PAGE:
Summertime, and the Skiin' Ain't Easy
How summer ski camps have come to define the progression of the sportby Jordan Judd and Josh Rhea
The high-pitched whir of a 16mm camera intrudes on a mountain draped with a
thick coating of new snow, and Skogen Sprang calls out his countdown to the
in-run. Deep in the backcountry, he airs off the lip of a 30-foot cliff spine,
and as if it were nothing more than another turn, gracefully arches back, spinning
into a perfect Rodeo 540. He lands switch (backwards) in an explosion of untracked
fluff, and rides it out clean. The camera clicks off, and the film crew affirms
they nailed it.
Line Skis team member Skogen Sprang lines up another perfect backcountry drop. Photo: Matt Levinthal
Forget the Olympics—this is the dream of skiing’s youth. From the frigid flatlands of Minnesota to the big mountain mecca of California, kids are teeing off in terrain parks and the backcountry alike, progressing the sport beyond any preconceived limits. The dream of being paid to ski drives many. More do it just for fun. And like the Olympics, shooting to become a sponsored freeskier requires dedication and training, even in the summer.
Pro skier Tanner Hall showing the groms how it's done at Windells Camp at Mt. Hood, Oregon.
Which is why, every year after most resorts close, Skogen Sprang dedicates his time and energy to training the hordes of young skiers that descend on the long-lasting glaciers of the Northwest—mountains like Mt. Hood, Oregon; Red Lodge, Montana; and Whistler Blackcomb, British Columbia. Pro skiers like Skogen coach and watch these kids as they herald in the future of their sport.
Skogen Sprang Interview
Here are his words on how summer camps are defining the way we do—and will—ski. Interview by Jordan Judd, Product and Team Manager for Line Skis:
Skogen. Photo: Matt Levinthal
JJ: How has the summer camp scene influenced skiing?
SS: Helped all the pros progress in the off-season. They have helped the speed of progression level over the summer.
JJ: How has the summer camp scene changed over the past few years?
SS: There are more and more kids coming each year for skiing. Kids aren’t going to mogul camps and race camps, but are coming to freeride camps. In addition, the terrain has improved with better jumps and rails.
From park to backcountry: twin-tipped skis like the Line Mothership allow kids to learn tricks in the controlled environment of a terrain park, then take their skills to the wild terrain of cliffs, windlips, and backcountry powder.
JJ: As a coach, how are the campers different today than in the past?
SS: The kids are better then they’ve ever been. There’s a lot of young kids like 14 and 15 that are throwing crazy tricks. Kids are also way more into what they’re doing. Also, we used to only be guest coaches, but we really wouldn’t coach. It would just be mostly pros and a few kids where now there are a lot more kids coming to camp, so we do a lot of actual coaching.
JJ: Are the camps a constructive environment for learning?
SS: Definitely. There are a lot of campers at the same level so they push each other. The conditions are usually soft and sunny, so people are excited to learn and they won’t get hurt like they would in an icy park. In addition, after you finish skiing for the day you have the option to go wakeboarding, skateboarding, play basketball, ride bmx, so the kids have lots of choices and they never run out of things to do so the motivation and fun level stays high.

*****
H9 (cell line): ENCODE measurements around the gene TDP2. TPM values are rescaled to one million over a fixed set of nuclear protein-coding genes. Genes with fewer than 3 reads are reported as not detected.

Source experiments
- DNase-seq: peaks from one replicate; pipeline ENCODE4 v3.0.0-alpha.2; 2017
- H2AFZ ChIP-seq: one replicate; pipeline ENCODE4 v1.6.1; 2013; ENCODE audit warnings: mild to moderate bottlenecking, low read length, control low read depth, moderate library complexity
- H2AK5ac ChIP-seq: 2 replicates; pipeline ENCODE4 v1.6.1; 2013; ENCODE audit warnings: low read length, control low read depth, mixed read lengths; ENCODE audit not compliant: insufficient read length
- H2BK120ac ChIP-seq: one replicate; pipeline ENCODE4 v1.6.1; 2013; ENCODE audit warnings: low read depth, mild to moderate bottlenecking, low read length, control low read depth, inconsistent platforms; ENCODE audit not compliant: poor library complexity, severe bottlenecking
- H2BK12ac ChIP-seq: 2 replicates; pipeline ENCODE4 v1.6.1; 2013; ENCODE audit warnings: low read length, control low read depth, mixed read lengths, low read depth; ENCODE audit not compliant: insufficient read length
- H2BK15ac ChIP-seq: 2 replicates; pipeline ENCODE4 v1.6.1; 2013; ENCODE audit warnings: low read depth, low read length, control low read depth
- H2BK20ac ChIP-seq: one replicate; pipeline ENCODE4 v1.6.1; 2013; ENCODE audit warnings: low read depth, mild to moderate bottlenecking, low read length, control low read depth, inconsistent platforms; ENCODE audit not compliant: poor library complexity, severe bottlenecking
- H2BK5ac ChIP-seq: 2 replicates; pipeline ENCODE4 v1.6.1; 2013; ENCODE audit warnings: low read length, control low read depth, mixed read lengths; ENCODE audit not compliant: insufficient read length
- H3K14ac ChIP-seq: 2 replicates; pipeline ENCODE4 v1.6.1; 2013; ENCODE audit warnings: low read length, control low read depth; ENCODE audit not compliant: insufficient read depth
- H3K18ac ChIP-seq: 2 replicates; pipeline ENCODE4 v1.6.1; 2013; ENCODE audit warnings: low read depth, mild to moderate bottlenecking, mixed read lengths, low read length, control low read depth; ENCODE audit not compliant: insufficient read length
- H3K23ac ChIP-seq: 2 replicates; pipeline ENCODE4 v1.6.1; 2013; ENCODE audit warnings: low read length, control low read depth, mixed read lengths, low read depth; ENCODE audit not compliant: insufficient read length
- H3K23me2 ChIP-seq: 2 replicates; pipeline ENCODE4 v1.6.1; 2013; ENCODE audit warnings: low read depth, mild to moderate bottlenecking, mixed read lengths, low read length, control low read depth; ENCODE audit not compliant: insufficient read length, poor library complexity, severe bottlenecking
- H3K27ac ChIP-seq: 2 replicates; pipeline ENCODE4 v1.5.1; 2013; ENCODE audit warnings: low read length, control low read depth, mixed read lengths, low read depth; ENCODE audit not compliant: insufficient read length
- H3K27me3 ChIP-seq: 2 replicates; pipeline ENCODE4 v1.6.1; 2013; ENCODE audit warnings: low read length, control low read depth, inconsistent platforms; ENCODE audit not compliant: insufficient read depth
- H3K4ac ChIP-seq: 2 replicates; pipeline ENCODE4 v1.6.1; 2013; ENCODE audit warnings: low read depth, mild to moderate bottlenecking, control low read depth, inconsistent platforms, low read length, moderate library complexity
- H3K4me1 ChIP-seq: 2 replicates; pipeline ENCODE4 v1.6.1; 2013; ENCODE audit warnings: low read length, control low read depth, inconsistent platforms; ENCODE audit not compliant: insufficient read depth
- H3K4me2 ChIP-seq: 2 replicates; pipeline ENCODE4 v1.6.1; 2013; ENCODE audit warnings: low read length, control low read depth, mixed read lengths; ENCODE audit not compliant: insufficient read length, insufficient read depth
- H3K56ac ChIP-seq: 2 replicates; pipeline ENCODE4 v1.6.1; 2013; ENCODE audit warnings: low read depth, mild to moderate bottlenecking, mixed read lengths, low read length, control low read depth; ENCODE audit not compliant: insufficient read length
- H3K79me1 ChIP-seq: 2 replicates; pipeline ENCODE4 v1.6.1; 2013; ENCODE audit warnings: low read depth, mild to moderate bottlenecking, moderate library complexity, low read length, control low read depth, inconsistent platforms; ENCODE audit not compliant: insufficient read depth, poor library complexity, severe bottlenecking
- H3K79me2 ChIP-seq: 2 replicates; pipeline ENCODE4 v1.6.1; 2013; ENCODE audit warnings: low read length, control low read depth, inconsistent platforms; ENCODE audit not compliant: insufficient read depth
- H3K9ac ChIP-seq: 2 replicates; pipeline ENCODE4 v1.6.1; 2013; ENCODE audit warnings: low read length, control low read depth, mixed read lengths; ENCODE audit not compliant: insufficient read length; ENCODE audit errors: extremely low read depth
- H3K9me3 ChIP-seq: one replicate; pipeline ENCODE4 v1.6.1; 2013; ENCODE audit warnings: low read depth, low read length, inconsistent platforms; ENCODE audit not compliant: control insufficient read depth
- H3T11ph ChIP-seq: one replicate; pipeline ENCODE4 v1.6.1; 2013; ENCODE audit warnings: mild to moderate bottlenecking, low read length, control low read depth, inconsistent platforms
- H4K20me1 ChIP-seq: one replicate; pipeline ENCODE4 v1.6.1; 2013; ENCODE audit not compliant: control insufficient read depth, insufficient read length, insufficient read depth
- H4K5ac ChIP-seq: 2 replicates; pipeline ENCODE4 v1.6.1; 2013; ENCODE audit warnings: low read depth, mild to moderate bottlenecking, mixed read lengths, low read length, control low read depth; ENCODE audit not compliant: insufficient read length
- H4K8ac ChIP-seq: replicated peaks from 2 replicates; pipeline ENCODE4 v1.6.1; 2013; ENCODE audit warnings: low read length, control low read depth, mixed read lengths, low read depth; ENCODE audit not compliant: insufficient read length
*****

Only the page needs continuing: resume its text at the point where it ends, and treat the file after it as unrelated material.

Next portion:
The sun is at its most intense on snow in the summer. Good eye protection, vented pants, and long-sleeved shirts are a must!
JJ: As a coach, how do you try to influence kids?
SS: I want kids to learn and I want them to learn as much as they can, but I want them to of course be safe. I try to look at their current style and ability and try to give them a lot of feedback so they have goals and things to work on for the whole year, not just while they’re at camp. I want them to believe they can do it, and give them tons of positive reinforcement.
JJ: Where do you see the camps going in the future?
SS: Bigger and better. More kids, better terrain, better off hill activity.
JJ: Since the summer camps focus primarily on park skiing, how do you
rebut the argument that park skiing is not real skiing?
SS: Any skiing is better than no skiing, but park skiing can be really good training for the rest of the hill. It provides good balance and terrain awareness. We try to give the campers an overall view of the sport. We try to make sure they ski well between the jumps, not just their tricks. We place a lot of emphasis on all around performance. We do a lot of regular skiing outside of taking laps through the park. A lot of our campers come from the Midwest and the East coast where they don’t have access to Alaskan peaks or bottomless powder, but everyone’s stoked to ride the summer slush in the sun.
JJ: Why has this style of skiing (new school) become so popular?
SS: The kids are having more fun and they have more freedom. Instead of being a regiment of training when they finish skiing they get to have fun. Even when they get home, this style of skiing provides them the freedom to do whatever they want to do whether it be slide a rail or jump off a cliff.
The newschool skiing movement has spawned new lines of casual wear. Siver Cartel makes everything from button-down shirts to jeans like the CDP (R), and Line Skis produces the ever-popular I am a Skier t-shirt (L).
JJ: For long-term growth of the sport, what factors do you consider
important, and how do the summer camps fit in?
SS: Getting kids involved and having them be stoked on skiing instead of something else. The more kids that get involved will be future skiers instead of something else and the summer camps let them enjoy the stoke year round and progress their skills.
Top Summer Ski Camps
Summer camps run from May through early August each summer. Check out some
of the best: